Saturday, 18 August 2007


There have been conkers out on the horse chestnut trees for weeks now, but today i found the first one on the pavement on my way home from work. We have had blackberries in the garden for near on a month and the apple tree up the road has been shedding red fruit for a few weeks also.

Living in the city does tend to preclude me from a lot of the seasonal indicators, however I think it might be a good idea to try to keep track of whats going on about me. Especially to compare these indicators on a year to year basis.

Monday, 6 August 2007

Takeover Bid

I’m still powering my way through Will Parker’s ‘Four Branches of the Mabinogi’ at the moment. I have just gotten to the chapter concerning the fourth branch which surrounds the Children of Don and have come across something which I found very interesting and also useful as it confirms some of my own thoughts.

It centres on the successive takeover of the children of Llyr by the children of Don. Parker uses prehistoric evidence tied in with the myths to begin to put the mabinogi into context within a changing society in Wales. Essentially, he says that the Children of Llyr and the Rhiannon family are the indigenous family and originate back in the Neolithic Age; this was largely a pig based agrarian culture which was succeeded by the incoming beaker Bronze Age culture. The fourth branch, coupled with the Kat Goddeu tells of the time when the incoming deities of the Beaker people ‘took over’ from the indigenous megalithic peoples. The fourth branch has an episode where the pigs from the south are stolen by Gwydion, this along with the Kat Goddeu which again seems to be an account of Gwydion and Amaethon stealing some sort of agricultural knowledge or skills from Bran and Arawn (one and the same maybe?). so what we have is the mythology reflecting societal change over 3000 years ago.

Next come the Son of Beli Mawr. Parker believes that these are the later Belgic peoples, the ‘Celts’ so to speak and as such were also slightly more warlike. Rather than totally succeed the children of Don there seems to be much more of a co-existence, now as there is no evidence of genocide as these Belgic peoples move into Britain, we can infer that it was more of a cultural and possibly aristocratic takeover. so, exactly how these two dominating families interplay with one another and how this is borne out in the mythos is something I need to work out in my head and something that needs pondering.

It would seem that Beli Mawr ISNT Belenus at all but an historical figure, though whether he may have become ‘elevated’ as the mighty dead into an avatar like role remains to be seen. More pondering on this point I think.

It is certainly nice to have some of my own thoughts and ponderings confirmed in this way.

Friday, 3 August 2007

This little piggy...

I finished the last article in a series for Pentacle magazine last night. This one has been difficult to write. The previous three pretty much formed themselves and after the third drew themselves to a close, so to go on and produce a fourth and final piece was a proper pain in the arse. Once I had done an introduction and then two pieces on the two main families I was at a loss as to where to go next. I had considered some sort of ritual work, perhaps something that gives the reader a kick down the path now that they have been shown where it is. it was a rather clumsy idea that formed into a piece called ‘The Four Cults’, an idea that had come to me on the walk home from work one day. It didn’t really work out and I was at a loss as how to write fully about this idea when it is something I had only just come up with and hadn’t had time to ‘work’ with so to speak. Anyway, the editor squished the idea and got me to do something else which turned out to be a blessing and a curse, a blessing for preventing me turning out a pile of shit and a curse as it now meant I had to come up with a whole new idea.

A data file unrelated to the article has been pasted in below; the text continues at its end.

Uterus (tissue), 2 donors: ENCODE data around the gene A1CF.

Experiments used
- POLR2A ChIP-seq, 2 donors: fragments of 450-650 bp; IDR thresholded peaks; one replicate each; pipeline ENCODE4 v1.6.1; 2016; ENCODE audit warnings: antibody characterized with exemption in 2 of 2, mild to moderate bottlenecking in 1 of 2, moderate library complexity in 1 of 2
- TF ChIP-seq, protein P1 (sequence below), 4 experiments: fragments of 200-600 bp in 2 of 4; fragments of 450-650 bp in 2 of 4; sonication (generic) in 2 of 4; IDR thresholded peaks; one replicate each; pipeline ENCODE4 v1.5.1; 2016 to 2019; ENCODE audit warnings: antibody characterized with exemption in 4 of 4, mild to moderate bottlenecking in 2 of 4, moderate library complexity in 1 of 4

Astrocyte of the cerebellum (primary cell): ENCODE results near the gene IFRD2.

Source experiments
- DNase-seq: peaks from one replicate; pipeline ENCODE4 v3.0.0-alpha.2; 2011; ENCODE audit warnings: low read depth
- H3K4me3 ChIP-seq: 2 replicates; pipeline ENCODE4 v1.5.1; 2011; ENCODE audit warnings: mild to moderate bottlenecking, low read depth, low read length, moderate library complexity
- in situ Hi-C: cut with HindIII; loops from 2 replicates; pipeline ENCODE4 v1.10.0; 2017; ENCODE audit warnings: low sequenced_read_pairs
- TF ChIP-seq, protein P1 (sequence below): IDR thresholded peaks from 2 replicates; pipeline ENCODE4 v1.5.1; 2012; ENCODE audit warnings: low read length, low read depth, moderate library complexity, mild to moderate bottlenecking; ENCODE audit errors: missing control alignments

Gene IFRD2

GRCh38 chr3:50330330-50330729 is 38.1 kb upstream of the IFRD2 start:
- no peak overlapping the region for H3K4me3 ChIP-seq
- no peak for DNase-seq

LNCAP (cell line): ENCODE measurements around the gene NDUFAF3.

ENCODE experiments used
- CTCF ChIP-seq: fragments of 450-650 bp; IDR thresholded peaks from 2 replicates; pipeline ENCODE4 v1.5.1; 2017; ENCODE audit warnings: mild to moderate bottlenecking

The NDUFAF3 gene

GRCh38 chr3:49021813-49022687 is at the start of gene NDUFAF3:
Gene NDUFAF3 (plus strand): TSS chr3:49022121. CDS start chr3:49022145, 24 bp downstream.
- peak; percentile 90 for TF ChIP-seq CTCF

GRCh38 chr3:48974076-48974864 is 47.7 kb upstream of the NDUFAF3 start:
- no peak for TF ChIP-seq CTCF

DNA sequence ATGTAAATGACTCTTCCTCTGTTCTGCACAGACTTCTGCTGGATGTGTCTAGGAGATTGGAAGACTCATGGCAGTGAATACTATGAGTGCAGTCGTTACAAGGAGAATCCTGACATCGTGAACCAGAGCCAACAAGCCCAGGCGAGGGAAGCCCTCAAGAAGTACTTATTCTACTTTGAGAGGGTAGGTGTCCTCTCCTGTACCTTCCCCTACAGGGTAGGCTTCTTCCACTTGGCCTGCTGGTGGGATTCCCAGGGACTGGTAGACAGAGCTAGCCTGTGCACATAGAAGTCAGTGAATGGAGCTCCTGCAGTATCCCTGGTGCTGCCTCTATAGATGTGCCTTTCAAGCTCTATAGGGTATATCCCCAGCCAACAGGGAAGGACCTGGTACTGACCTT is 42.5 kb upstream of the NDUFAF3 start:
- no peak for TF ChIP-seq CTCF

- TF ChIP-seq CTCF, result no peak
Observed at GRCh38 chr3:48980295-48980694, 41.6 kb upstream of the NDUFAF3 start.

As it happened, something else was in my head from reading a passage from P K Fords ‘The Mabinogi and other Medieval Welsh Tales’; namely his mention of Culhwch in terms of a much older swine god story. So, I went back to this idea, pulled at pieces of it and rebuilt it with some other mythological and folkloric characters and the result is… interesting.

The key thing it has dome is make me think about whether this kind of construct has validity. Certainly anybody out there following some sort of reconstructionist path has to do this rebuilding at some point and when they do it works for them. Presumably. so what I now have is a new way of looking at things, a new means of approaching the year as it revolves and a new mythos that can be woven into that cycle, and it works! Having read it through it really fits the bill, and so what if it is reassembled from bits and pieces from a mythological past, if we don’t do this sort of thing then what’s the point? The gods themselves will happily adapt to new territory even if it is temporal.

What has also struck me today is that this new construct bears a resemblance to another construct I have been thinking about lately and had published in the Beltane issue of Pentacle, namely that of the ‘truer’ nature of Branwen and her brother Bendigeidfran.